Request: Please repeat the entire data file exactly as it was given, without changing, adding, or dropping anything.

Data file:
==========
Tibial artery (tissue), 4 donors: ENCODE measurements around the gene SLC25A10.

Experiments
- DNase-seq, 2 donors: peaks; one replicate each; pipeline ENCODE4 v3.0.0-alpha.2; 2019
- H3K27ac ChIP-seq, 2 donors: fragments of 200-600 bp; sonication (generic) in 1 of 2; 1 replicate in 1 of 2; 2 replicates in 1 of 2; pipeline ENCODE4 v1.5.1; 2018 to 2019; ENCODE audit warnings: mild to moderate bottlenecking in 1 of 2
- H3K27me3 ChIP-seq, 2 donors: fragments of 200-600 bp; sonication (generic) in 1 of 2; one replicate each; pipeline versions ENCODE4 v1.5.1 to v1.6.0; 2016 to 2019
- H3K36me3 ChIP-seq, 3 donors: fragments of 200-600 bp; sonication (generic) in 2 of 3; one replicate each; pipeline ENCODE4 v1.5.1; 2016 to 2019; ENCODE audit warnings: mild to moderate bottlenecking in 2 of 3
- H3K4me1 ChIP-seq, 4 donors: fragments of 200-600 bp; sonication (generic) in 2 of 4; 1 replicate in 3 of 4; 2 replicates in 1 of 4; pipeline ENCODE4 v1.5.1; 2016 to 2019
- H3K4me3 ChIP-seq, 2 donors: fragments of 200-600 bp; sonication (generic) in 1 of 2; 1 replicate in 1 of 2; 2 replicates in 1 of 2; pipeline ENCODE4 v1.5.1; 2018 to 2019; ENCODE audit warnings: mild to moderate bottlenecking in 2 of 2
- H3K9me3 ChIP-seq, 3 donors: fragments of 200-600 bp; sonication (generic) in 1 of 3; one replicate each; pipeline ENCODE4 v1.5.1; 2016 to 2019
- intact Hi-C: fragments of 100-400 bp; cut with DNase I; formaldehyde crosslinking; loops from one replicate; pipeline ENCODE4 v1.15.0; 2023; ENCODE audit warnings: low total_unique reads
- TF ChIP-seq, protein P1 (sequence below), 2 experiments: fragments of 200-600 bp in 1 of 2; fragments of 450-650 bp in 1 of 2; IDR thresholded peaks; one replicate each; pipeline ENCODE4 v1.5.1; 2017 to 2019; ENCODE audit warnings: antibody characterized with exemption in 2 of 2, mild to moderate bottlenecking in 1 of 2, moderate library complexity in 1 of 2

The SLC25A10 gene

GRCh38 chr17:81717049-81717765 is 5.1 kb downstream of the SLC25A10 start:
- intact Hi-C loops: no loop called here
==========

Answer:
Tibial artery (tissue), 4 donors: ENCODE measurements around the gene SLC25A10.

Experiments
- DNase-seq, 2 donors: peaks; one replicate each; pipeline ENCODE4 v3.0.0-alpha.2; 2019
- H3K27ac ChIP-seq, 2 donors: fragments of 200-600 bp; sonication (generic) in 1 of 2; 1 replicate in 1 of 2; 2 replicates in 1 of 2; pipeline ENCODE4 v1.5.1; 2018 to 2019; ENCODE audit warnings: mild to moderate bottlenecking in 1 of 2
- H3K27me3 ChIP-seq, 2 donors: fragments of 200-600 bp; sonication (generic) in 1 of 2; one replicate each; pipeline versions ENCODE4 v1.5.1 to v1.6.0; 2016 to 2019
- H3K36me3 ChIP-seq, 3 donors: fragments of 200-600 bp; sonication (generic) in 2 of 3; one replicate each; pipeline ENCODE4 v1.5.1; 2016 to 2019; ENCODE audit warnings: mild to moderate bottlenecking in 2 of 3
- H3K4me1 ChIP-seq, 4 donors: fragments of 200-600 bp; sonication (generic) in 2 of 4; 1 replicate in 3 of 4; 2 replicates in 1 of 4; pipeline ENCODE4 v1.5.1; 2016 to 2019
- H3K4me3 ChIP-seq, 2 donors: fragments of 200-600 bp; sonication (generic) in 1 of 2; 1 replicate in 1 of 2; 2 replicates in 1 of 2; pipeline ENCODE4 v1.5.1; 2018 to 2019; ENCODE audit warnings: mild to moderate bottlenecking in 2 of 2
- H3K9me3 ChIP-seq, 3 donors: fragments of 200-600 bp; sonication (generic) in 1 of 3; one replicate each; pipeline ENCODE4 v1.5.1; 2016 to 2019
- intact Hi-C: fragments of 100-400 bp; cut with DNase I; formaldehyde crosslinking; loops from one replicate; pipeline ENCODE4 v1.15.0; 2023; ENCODE audit warnings: low total_unique reads
- TF ChIP-seq, protein P1 (sequence below), 2 experiments: fragments of 200-600 bp in 1 of 2; fragments of 450-650 bp in 1 of 2; IDR thresholded peaks; one replicate each; pipeline ENCODE4 v1.5.1; 2017 to 2019; ENCODE audit warnings: antibody characterized with exemption in 2 of 2, mild to moderate bottlenecking in 1 of 2, moderate library complexity in 1 of 2

The SLC25A10 gene

GRCh38 chr17:81717049-81717765 is 5.1 kb downstream of the SLC25A10 start:
- intact Hi-C loops: no loop called here